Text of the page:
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Artifactoid: What are some of your biggest day-to-day influences as an artist?

TB: Stains on the sidewalks, streaks with random marks on windows – I made a short  film about sidewalk markings titled, CARELESS in 2000. Tunde Adebimpe (TV on the Radio) helped me shoot and edit it (he is now my son’s godfather). It was screened at MONA (Detroit) in 2001.

Old, decaying wood also inspires me, I have done several painting series on aged wood 2001 and 2010. When I paint on aging wood, I feel like I am collaborating with nature, not trying to capture it.

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Artifactoid: How has your perspective as an artist changed over time?

TB: That nothing is permanent. Earlier in my career, well, pre-September 11th, I cared greatly about paintings lasting forever. Now I feel “archival” materials are pitched to artists who believe this civilization will survive another 500-1000 years. I am into showing who we are now, because now is real: all we have, vulnerable, avoided, denied, unnoticed. Art materials are everywhere; they’re not limited to an art store. I love to work with mud and hair and other ingredients as well as ink and oil paint.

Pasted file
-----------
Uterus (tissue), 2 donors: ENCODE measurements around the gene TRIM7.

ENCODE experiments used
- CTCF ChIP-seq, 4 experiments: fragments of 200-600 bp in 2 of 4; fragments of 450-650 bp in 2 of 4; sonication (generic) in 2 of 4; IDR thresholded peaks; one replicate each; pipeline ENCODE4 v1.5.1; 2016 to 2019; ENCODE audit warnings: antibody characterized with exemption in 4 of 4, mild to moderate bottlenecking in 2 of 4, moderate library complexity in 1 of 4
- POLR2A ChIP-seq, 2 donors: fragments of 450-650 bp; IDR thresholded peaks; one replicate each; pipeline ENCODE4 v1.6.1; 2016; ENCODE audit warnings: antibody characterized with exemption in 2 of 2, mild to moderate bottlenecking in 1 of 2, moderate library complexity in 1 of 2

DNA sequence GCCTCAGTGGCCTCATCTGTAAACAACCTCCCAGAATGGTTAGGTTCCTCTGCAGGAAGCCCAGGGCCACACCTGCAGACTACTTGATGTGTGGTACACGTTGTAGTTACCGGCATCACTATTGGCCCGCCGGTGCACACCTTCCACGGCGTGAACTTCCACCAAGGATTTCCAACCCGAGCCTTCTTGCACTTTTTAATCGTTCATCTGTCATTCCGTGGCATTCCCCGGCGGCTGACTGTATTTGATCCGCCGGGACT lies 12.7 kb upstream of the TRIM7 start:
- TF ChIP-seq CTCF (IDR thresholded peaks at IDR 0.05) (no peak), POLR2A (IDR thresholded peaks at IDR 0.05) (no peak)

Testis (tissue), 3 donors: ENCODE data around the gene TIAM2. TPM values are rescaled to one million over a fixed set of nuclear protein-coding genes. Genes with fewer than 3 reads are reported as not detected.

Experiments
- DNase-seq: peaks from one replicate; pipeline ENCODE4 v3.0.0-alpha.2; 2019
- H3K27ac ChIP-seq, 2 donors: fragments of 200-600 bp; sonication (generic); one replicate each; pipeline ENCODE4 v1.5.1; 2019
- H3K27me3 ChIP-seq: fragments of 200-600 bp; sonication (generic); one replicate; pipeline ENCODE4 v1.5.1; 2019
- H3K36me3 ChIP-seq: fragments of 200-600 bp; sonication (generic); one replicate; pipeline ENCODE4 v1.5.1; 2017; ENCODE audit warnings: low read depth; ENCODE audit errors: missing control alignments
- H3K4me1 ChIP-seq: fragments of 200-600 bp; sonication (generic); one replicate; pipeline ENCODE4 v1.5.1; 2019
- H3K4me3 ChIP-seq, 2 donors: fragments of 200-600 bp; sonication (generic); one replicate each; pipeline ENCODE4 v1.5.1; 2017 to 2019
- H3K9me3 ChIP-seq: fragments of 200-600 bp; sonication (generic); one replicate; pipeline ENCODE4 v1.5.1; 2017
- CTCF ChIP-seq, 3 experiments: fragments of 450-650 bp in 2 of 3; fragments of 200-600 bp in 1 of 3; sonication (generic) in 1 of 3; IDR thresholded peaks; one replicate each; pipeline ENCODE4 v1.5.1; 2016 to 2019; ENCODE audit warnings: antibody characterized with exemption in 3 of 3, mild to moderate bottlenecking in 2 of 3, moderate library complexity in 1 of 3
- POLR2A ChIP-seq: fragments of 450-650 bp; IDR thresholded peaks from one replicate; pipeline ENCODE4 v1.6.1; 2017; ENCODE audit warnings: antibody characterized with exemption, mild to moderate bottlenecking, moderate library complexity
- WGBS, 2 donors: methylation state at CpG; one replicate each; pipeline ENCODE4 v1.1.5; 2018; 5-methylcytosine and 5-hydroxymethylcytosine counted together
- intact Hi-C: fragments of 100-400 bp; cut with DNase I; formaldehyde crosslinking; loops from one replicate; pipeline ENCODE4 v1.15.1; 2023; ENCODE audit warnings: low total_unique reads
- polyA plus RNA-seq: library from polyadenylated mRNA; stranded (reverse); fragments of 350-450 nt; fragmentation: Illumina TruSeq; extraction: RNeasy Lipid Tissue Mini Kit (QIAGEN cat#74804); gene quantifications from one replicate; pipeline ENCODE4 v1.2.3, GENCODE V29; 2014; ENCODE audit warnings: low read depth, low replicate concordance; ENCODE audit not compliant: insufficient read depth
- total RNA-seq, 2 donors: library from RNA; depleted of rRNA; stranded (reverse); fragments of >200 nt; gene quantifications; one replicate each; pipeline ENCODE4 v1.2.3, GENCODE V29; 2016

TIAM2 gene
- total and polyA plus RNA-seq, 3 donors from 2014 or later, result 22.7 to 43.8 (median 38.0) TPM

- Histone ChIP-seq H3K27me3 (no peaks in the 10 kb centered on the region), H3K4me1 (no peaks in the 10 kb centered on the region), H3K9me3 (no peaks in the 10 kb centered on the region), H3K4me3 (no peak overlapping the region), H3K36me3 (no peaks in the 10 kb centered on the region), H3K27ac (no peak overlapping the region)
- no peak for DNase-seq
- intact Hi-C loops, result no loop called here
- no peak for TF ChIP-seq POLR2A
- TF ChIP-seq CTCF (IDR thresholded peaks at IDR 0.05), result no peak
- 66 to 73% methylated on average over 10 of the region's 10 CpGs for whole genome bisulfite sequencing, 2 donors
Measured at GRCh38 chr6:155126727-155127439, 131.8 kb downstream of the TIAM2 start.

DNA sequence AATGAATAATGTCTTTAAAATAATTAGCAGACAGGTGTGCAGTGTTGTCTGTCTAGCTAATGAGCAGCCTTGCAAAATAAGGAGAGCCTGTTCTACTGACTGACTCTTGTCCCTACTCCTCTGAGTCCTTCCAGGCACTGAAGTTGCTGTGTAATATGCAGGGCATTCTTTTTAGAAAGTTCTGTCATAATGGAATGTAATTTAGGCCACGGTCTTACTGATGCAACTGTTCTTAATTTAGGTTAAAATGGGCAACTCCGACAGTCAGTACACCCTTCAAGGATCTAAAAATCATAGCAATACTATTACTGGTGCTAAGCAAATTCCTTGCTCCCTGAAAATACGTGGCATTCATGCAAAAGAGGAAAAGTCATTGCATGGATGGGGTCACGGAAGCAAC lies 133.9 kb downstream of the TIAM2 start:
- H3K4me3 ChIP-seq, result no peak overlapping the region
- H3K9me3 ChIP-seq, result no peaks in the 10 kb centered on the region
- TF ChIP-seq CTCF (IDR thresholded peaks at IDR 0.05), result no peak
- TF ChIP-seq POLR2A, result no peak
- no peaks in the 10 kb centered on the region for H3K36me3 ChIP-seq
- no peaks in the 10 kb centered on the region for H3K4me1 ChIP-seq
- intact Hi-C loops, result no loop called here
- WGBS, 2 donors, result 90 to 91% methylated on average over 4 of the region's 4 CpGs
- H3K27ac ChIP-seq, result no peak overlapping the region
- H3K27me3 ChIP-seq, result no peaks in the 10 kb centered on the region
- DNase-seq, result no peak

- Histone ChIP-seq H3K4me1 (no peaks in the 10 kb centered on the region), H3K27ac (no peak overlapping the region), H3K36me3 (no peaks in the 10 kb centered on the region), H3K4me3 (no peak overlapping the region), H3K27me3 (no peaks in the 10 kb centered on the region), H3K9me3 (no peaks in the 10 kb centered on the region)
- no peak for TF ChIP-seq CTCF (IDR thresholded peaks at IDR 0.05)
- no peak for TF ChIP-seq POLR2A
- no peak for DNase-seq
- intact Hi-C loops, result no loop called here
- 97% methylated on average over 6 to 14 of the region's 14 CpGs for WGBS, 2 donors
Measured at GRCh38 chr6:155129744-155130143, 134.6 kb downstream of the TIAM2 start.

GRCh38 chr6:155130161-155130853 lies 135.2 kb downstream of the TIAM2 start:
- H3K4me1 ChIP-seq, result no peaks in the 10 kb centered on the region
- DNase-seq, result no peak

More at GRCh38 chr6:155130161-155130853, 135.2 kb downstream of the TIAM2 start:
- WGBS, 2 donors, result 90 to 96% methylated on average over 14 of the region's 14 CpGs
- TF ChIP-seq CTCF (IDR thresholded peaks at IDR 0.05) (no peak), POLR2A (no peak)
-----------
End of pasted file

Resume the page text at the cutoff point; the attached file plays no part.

Artifactoid: What are some of the most important lessons you’ve learned through your art?

TB: That nothing is a mistake. Mistakes in painting are like an angel pushed your hand, changing your direction to somewhere you never would have gone. In my entire 30-year career, painting still genuinely astounds me – the unguessable moment it resolves.